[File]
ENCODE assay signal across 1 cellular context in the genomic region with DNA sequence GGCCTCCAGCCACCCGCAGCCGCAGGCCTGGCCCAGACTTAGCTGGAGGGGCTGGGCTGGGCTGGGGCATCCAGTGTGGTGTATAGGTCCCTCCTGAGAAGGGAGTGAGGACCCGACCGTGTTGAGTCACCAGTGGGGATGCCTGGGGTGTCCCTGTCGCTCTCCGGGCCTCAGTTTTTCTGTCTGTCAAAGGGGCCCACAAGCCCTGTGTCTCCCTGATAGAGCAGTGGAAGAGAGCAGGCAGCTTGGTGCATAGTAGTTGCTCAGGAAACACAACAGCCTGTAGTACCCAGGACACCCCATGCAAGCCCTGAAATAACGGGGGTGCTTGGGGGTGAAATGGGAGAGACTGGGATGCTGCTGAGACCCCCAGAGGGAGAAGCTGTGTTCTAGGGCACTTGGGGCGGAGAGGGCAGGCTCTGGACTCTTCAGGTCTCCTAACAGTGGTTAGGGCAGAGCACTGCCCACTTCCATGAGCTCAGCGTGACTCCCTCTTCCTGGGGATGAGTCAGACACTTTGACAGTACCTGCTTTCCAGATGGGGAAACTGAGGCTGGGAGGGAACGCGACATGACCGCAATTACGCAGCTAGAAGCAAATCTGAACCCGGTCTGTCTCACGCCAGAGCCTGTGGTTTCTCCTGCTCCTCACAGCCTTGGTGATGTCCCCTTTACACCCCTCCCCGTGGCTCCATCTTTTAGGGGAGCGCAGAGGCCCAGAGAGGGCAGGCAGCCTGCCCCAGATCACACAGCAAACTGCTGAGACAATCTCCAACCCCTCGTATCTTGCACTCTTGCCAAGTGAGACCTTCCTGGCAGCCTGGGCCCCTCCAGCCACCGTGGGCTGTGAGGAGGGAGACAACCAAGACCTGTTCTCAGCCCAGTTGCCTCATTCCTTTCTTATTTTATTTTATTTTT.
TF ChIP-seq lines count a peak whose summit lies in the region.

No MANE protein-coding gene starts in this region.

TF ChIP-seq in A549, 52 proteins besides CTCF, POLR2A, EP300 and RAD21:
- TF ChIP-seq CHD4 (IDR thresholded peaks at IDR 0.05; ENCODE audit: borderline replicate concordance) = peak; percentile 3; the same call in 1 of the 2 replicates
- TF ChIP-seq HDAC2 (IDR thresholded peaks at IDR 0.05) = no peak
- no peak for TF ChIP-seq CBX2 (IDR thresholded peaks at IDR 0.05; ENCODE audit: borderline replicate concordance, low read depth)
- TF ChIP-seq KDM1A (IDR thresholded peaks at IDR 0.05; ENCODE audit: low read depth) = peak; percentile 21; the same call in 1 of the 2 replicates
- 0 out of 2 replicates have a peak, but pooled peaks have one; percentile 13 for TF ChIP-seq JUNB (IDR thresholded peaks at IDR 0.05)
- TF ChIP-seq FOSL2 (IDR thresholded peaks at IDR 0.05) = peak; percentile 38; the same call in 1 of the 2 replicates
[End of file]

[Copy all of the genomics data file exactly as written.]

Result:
ENCODE assay signal across 1 cellular context in the genomic region with DNA sequence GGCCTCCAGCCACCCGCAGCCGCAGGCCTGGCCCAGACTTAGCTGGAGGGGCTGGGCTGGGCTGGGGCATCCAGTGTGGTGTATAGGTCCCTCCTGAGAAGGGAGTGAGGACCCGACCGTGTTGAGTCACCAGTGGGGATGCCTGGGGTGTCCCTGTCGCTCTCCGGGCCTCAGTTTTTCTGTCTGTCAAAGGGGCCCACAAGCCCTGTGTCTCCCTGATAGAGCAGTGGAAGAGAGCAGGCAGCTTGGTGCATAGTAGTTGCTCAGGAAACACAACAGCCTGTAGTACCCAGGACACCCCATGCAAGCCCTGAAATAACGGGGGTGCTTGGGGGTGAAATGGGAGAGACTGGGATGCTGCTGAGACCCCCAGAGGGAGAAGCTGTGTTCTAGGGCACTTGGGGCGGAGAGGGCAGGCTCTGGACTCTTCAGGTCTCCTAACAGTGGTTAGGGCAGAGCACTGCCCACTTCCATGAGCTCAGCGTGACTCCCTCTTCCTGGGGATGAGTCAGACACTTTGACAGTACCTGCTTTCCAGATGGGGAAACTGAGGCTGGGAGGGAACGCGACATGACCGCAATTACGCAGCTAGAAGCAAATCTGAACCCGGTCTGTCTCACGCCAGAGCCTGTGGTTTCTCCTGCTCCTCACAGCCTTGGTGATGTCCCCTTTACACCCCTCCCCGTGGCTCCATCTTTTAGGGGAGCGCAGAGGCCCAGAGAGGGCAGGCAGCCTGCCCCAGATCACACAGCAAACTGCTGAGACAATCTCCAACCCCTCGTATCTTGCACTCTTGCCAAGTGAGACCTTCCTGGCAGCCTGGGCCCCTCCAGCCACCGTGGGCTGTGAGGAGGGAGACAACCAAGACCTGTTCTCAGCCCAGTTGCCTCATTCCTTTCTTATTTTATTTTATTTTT.
TF ChIP-seq lines count a peak whose summit lies in the region.

No MANE protein-coding gene starts in this region.

TF ChIP-seq in A549, 52 proteins besides CTCF, POLR2A, EP300 and RAD21:
- TF ChIP-seq CHD4 (IDR thresholded peaks at IDR 0.05; ENCODE audit: borderline replicate concordance) = peak; percentile 3; the same call in 1 of the 2 replicates
- TF ChIP-seq HDAC2 (IDR thresholded peaks at IDR 0.05) = no peak
- no peak for TF ChIP-seq CBX2 (IDR thresholded peaks at IDR 0.05; ENCODE audit: borderline replicate concordance, low read depth)
- TF ChIP-seq KDM1A (IDR thresholded peaks at IDR 0.05; ENCODE audit: low read depth) = peak; percentile 21; the same call in 1 of the 2 replicates
- 0 out of 2 replicates have a peak, but pooled peaks have one; percentile 13 for TF ChIP-seq JUNB (IDR thresholded peaks at IDR 0.05)
- TF ChIP-seq FOSL2 (IDR thresholded peaks at IDR 0.05) = peak; percentile 38; the same call in 1 of the 2 replicates